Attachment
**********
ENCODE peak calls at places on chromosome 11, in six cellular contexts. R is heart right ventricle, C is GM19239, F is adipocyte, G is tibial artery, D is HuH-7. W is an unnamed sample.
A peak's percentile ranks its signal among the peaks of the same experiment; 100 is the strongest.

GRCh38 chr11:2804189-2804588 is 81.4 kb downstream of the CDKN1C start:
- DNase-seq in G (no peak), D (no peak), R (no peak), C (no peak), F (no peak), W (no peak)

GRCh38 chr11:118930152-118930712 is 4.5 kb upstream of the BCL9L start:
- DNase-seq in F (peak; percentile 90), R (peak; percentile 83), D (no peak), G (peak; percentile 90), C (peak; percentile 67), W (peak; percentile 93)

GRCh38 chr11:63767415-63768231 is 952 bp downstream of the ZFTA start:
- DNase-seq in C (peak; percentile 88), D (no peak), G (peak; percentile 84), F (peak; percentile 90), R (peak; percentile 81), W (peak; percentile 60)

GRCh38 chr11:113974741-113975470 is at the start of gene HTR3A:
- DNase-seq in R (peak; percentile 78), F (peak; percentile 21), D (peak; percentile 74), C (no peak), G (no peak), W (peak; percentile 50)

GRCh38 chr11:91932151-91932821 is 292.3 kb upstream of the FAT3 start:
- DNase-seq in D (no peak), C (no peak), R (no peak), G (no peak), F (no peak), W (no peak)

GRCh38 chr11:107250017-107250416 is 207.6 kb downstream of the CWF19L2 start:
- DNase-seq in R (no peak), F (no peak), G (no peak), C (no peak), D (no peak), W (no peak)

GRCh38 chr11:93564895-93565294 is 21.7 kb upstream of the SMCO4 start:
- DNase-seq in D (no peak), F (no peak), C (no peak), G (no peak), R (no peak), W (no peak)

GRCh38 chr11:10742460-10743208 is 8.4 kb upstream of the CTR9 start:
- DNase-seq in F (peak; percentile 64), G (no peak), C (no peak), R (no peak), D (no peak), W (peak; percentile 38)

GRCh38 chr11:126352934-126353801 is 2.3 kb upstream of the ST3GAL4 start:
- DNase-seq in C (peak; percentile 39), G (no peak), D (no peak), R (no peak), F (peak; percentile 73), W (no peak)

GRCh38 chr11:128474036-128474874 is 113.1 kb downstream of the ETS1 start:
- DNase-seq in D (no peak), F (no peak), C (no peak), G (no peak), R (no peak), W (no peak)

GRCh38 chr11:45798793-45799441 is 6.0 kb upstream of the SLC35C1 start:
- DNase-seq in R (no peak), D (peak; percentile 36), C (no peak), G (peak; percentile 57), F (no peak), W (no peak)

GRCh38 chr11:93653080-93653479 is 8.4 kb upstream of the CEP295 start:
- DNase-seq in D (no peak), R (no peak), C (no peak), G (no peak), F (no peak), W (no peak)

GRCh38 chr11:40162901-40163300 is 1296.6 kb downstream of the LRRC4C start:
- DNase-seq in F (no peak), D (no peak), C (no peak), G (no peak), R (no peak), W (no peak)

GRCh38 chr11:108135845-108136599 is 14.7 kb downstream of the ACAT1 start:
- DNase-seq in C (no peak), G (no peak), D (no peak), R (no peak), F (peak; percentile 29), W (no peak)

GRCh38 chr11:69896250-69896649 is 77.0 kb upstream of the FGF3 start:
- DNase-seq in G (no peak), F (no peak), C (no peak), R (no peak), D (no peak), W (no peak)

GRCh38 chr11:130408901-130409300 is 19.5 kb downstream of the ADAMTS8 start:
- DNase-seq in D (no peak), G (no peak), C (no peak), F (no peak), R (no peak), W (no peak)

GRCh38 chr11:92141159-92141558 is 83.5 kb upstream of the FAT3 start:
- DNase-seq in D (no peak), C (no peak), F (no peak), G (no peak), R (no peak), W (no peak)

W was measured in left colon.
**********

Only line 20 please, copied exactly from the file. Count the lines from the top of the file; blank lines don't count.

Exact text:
- DNase-seq in C (peak; percentile 39), G (no peak), D (no peak), R (no peak), F (peak; percentile 73), W (no peak)